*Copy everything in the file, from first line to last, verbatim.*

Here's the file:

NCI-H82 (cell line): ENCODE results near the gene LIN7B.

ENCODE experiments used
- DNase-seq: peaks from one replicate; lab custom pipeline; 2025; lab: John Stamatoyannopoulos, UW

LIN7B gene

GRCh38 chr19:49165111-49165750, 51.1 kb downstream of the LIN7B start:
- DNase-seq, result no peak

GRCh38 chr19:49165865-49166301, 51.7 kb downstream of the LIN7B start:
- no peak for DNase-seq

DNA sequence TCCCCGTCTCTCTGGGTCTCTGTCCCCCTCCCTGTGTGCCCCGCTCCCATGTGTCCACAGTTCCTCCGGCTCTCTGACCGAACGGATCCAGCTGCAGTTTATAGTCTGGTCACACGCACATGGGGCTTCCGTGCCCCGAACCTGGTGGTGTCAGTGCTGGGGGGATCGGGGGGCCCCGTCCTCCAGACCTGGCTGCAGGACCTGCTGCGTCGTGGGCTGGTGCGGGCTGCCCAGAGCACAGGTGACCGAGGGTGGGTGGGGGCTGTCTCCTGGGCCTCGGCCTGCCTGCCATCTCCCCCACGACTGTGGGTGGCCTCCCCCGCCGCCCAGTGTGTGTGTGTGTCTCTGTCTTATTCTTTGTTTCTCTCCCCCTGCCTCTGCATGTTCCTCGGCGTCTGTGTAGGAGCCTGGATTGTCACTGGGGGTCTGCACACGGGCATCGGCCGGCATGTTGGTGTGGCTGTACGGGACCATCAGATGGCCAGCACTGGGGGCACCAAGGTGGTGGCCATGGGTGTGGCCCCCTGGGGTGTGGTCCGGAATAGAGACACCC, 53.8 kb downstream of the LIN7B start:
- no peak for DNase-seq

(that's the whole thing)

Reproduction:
NCI-H82 (cell line): ENCODE results near the gene LIN7B.

ENCODE experiments used
- DNase-seq: peaks from one replicate; lab custom pipeline; 2025; lab: John Stamatoyannopoulos, UW

LIN7B gene

GRCh38 chr19:49165111-49165750, 51.1 kb downstream of the LIN7B start:
- DNase-seq, result no peak

GRCh38 chr19:49165865-49166301, 51.7 kb downstream of the LIN7B start:
- no peak for DNase-seq

DNA sequence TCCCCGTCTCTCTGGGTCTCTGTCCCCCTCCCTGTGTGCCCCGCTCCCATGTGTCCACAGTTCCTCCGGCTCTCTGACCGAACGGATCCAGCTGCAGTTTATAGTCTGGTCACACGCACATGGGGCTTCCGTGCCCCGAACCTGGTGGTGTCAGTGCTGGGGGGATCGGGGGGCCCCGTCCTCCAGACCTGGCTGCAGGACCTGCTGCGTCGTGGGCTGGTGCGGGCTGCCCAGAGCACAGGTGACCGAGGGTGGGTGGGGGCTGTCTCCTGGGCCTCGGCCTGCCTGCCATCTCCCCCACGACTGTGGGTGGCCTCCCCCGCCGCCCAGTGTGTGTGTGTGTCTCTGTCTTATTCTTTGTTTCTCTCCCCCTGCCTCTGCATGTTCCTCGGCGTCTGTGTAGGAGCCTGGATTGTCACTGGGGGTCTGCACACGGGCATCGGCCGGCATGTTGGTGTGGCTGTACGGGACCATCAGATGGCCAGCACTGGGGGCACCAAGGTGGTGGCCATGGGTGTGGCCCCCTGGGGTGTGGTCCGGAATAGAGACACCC, 53.8 kb downstream of the LIN7B start:
- no peak for DNase-seq